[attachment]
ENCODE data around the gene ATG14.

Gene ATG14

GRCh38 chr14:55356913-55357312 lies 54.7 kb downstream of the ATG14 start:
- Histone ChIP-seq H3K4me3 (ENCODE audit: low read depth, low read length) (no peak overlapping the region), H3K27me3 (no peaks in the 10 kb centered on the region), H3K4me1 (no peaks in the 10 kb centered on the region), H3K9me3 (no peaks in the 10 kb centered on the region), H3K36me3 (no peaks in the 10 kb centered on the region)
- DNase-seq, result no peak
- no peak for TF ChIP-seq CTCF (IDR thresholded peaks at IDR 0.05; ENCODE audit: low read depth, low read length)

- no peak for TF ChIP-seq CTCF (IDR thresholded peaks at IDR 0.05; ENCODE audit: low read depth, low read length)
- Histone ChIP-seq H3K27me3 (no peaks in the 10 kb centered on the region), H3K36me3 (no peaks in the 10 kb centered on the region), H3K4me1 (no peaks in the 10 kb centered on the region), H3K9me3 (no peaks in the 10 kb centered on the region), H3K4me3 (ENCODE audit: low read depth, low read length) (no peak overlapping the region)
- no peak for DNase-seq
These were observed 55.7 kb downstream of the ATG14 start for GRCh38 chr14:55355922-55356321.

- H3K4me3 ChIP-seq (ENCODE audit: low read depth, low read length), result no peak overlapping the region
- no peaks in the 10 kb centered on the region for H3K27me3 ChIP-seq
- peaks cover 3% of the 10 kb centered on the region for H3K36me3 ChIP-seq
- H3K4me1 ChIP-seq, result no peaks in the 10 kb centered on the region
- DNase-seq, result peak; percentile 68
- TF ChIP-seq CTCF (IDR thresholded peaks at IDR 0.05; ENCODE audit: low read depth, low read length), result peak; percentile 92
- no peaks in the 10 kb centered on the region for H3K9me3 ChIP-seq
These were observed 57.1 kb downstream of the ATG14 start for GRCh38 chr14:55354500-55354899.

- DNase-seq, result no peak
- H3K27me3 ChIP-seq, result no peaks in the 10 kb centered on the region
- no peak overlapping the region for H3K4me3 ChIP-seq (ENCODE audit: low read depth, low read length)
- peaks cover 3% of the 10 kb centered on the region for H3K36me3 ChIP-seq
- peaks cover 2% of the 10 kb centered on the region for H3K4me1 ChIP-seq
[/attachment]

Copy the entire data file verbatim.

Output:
ENCODE data around the gene ATG14.

Gene ATG14

GRCh38 chr14:55356913-55357312 lies 54.7 kb downstream of the ATG14 start:
- Histone ChIP-seq H3K4me3 (ENCODE audit: low read depth, low read length) (no peak overlapping the region), H3K27me3 (no peaks in the 10 kb centered on the region), H3K4me1 (no peaks in the 10 kb centered on the region), H3K9me3 (no peaks in the 10 kb centered on the region), H3K36me3 (no peaks in the 10 kb centered on the region)
- DNase-seq, result no peak
- no peak for TF ChIP-seq CTCF (IDR thresholded peaks at IDR 0.05; ENCODE audit: low read depth, low read length)

- no peak for TF ChIP-seq CTCF (IDR thresholded peaks at IDR 0.05; ENCODE audit: low read depth, low read length)
- Histone ChIP-seq H3K27me3 (no peaks in the 10 kb centered on the region), H3K36me3 (no peaks in the 10 kb centered on the region), H3K4me1 (no peaks in the 10 kb centered on the region), H3K9me3 (no peaks in the 10 kb centered on the region), H3K4me3 (ENCODE audit: low read depth, low read length) (no peak overlapping the region)
- no peak for DNase-seq
These were observed 55.7 kb downstream of the ATG14 start for GRCh38 chr14:55355922-55356321.

- H3K4me3 ChIP-seq (ENCODE audit: low read depth, low read length), result no peak overlapping the region
- no peaks in the 10 kb centered on the region for H3K27me3 ChIP-seq
- peaks cover 3% of the 10 kb centered on the region for H3K36me3 ChIP-seq
- H3K4me1 ChIP-seq, result no peaks in the 10 kb centered on the region
- DNase-seq, result peak; percentile 68
- TF ChIP-seq CTCF (IDR thresholded peaks at IDR 0.05; ENCODE audit: low read depth, low read length), result peak; percentile 92
- no peaks in the 10 kb centered on the region for H3K9me3 ChIP-seq
These were observed 57.1 kb downstream of the ATG14 start for GRCh38 chr14:55354500-55354899.

- DNase-seq, result no peak
- H3K27me3 ChIP-seq, result no peaks in the 10 kb centered on the region
- no peak overlapping the region for H3K4me3 ChIP-seq (ENCODE audit: low read depth, low read length)
- peaks cover 3% of the 10 kb centered on the region for H3K36me3 ChIP-seq
- peaks cover 2% of the 10 kb centered on the region for H3K4me1 ChIP-seq